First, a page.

This week, Scott and Fraser Smith as they talk about Seasonal Affective Disorder (SAD). What is it? How does it affect us? Who is more likely to experience it? Is it more prevalent in Scotland compared to the people in Norway? And what are ways to alleviate it? This episode is worth a listen because you might just resonate with the symptoms and it may be affecting you more than you thought.
Based in Glasgow, Fraser Smith is a Counseling Psychologist in Training at Glasgow Caledonian University. Fraser is the man behind GetPsyched, a blog platform and YouTube channel of the same name, featuring different topics and videos around psychology topics focused on psychology students and graduates. Psychological content can be hard to digest sometimes so he strives to create content that is easily digestible. Fraser is also a psychological counselor at a couple of organizations in Glasgow as well as a Psychology undergraduate tutor for a university in Glasgow.
What is SAD?
Seasonal Affective Disorder (SAD) is when we experience low depressive moods or even the worsening of the symptoms based on the change in seasons. For instance, in the winter, the days are getting colder and shorter so the lack of sunlight can have repercussions for our moods and our depressive symptoms.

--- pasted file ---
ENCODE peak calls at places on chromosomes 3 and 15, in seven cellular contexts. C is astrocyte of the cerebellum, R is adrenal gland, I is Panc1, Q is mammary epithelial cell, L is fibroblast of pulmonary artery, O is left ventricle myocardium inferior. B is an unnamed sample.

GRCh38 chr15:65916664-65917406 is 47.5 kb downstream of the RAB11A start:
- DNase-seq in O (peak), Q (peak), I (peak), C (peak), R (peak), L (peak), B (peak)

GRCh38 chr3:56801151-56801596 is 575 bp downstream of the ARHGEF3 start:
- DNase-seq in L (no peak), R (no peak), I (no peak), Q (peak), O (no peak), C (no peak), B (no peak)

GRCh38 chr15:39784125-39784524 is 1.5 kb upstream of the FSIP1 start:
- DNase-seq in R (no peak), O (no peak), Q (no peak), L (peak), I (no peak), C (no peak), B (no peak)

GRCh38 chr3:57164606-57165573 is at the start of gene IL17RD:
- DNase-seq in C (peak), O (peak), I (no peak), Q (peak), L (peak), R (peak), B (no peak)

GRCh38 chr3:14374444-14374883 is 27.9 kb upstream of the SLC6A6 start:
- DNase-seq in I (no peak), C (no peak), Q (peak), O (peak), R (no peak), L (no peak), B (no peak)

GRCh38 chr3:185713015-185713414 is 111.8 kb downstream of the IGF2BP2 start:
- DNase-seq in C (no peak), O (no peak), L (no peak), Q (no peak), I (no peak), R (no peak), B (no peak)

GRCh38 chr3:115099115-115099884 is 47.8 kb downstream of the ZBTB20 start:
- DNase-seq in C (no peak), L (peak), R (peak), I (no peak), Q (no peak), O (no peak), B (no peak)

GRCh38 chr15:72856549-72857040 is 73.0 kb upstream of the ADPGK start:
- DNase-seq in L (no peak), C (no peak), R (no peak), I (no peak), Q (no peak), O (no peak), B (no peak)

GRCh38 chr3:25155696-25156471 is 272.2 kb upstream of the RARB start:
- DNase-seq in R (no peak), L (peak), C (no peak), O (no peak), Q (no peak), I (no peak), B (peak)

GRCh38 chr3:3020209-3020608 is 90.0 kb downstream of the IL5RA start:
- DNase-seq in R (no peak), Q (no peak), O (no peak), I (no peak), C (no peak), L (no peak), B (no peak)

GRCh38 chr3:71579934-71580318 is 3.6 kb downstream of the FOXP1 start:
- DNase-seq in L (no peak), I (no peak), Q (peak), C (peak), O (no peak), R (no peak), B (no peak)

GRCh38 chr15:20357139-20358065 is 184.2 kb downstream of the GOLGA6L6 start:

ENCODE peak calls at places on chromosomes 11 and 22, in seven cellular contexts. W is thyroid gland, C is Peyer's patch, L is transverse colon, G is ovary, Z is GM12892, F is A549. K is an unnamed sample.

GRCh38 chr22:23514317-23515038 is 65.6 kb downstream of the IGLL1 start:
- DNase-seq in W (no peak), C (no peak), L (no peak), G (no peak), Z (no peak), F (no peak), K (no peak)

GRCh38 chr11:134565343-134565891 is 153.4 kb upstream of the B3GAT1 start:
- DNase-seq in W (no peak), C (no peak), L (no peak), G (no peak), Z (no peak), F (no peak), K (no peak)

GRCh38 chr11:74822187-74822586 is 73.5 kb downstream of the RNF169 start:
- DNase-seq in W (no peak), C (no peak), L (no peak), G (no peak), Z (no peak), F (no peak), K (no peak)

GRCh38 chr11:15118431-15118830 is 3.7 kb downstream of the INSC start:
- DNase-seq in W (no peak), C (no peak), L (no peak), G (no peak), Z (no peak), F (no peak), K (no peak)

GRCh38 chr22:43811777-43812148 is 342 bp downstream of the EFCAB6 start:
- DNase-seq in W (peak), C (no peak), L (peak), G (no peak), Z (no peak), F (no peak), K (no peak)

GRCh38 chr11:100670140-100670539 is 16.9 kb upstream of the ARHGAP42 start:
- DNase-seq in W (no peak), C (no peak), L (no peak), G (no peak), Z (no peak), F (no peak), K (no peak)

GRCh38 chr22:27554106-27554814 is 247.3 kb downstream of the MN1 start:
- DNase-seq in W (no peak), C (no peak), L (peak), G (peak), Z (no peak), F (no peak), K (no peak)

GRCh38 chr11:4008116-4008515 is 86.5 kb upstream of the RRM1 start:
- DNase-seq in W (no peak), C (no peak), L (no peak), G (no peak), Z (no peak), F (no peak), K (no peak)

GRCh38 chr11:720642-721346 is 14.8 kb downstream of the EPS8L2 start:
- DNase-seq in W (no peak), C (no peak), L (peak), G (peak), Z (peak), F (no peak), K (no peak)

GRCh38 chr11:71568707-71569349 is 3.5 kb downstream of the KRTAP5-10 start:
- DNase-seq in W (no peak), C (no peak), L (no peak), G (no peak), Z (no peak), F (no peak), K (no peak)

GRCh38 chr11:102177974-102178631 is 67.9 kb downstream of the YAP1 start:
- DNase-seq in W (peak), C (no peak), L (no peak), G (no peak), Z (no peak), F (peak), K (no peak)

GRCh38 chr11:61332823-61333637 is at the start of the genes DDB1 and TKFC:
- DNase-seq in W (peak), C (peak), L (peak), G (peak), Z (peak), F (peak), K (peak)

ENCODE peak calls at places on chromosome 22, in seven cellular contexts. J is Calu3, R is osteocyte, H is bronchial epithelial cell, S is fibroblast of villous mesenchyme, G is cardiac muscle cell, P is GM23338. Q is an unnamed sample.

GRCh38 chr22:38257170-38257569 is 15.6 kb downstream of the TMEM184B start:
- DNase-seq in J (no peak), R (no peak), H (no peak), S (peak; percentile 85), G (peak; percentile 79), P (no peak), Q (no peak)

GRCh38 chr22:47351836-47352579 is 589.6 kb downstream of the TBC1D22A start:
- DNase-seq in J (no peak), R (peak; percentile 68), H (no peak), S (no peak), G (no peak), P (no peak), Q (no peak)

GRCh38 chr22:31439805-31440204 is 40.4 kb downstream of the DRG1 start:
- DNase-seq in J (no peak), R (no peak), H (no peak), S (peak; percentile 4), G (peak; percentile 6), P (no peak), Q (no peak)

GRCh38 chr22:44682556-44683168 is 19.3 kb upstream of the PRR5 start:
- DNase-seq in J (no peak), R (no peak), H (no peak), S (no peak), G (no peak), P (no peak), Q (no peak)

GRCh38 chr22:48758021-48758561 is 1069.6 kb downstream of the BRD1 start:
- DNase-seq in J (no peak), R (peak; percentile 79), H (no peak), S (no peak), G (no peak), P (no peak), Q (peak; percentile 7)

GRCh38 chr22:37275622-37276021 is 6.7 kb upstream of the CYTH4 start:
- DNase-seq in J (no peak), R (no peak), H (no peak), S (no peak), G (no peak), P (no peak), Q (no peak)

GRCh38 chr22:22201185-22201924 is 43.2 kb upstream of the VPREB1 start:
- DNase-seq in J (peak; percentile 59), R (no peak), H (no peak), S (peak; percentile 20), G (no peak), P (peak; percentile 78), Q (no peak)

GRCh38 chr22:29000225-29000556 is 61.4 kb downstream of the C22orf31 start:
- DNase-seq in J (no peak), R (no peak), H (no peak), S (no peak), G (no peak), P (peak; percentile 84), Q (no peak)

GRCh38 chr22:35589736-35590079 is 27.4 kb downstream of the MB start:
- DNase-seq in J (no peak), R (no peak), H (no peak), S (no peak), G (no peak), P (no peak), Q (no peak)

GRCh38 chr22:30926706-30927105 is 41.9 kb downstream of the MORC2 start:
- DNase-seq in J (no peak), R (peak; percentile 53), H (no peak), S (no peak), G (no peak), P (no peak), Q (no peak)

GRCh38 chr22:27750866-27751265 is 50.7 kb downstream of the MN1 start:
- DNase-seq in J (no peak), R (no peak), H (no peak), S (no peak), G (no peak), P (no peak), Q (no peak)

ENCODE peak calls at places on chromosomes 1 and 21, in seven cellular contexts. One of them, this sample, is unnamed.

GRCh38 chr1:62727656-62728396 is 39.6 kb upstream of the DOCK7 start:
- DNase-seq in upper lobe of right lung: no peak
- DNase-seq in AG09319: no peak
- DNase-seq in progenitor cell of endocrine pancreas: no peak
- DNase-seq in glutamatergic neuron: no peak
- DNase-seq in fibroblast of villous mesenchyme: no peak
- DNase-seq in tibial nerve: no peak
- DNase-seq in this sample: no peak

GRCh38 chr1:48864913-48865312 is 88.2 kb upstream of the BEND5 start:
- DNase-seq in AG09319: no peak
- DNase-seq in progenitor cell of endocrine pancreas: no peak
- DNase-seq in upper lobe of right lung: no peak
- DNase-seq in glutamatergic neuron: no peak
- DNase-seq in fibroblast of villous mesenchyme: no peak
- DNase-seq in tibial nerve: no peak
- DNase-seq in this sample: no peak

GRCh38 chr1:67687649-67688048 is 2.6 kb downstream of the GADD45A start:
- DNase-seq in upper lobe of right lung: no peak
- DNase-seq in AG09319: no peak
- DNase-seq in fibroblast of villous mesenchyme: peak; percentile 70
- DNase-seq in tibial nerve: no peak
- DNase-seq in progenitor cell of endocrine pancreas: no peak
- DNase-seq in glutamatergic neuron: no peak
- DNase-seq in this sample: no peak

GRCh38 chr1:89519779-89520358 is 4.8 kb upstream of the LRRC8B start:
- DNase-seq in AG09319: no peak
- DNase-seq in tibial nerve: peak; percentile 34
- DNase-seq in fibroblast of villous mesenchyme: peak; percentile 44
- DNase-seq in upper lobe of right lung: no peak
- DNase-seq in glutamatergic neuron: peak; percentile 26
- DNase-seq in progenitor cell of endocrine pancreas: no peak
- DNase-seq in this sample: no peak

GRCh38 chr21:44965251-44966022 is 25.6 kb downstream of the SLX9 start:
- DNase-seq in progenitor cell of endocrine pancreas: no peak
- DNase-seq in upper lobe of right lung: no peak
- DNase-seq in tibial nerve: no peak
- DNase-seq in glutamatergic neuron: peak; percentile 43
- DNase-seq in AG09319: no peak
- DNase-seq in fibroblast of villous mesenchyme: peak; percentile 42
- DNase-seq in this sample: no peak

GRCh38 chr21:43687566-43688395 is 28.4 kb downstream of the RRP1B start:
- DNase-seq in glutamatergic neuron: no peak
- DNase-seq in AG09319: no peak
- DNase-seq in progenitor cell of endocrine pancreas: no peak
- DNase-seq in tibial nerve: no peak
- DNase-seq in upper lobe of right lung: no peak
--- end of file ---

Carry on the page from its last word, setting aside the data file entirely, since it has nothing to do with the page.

People higher north may be experiencing it more than people below but it’s commonplace for people’s mood to get larger in the winter times. This is not just based on the lack of sunlight but on the reducing temperature as well.
Symptoms of SAD
SAD is associated with low energy, low moods, and challenges in sleeping patterns. Its symptoms are pretty similar to a major depressive disorder such as loss of interest in the things you once enjoyed. Basically, it’s all things associated with depression in itself but it’s initiated with that change in season.
People Don’t Realize They Have It
To some degree, we’re all impacted by this. It’s very unlikely for people to see a therapist because their moods have changed based on season. Hence, SAD can be difficult to diagnose.
Stats show that 7%-10% of the UK population are affected by seasonal affected disorder, although this could change on a weekly basis. But Fraser believes we all suffer from it to some degree.
Does It Worsen the Farther North You Go
A large-scale study done in 2012 looked at a comparison between people living in Norway and people living in Ghana. Those living in Norway were suffering much greater degrees when winter came to depressive symptoms. This is a clear marker in how the changes in sunlight exposure and heat can have a really pronounced effect on depressive symptoms. And as they went farther north where for 4-5 months there is no sunlight, people were having major issues with their mood and energy.
Is it the Temp or Lack of Sunlight?
Sunlight exposure is the more pronounced when it comes to increasing SAD. And when you look at the treatment for SAD, one of the instigators is the lack of sunlight exposure.
SAD During Summer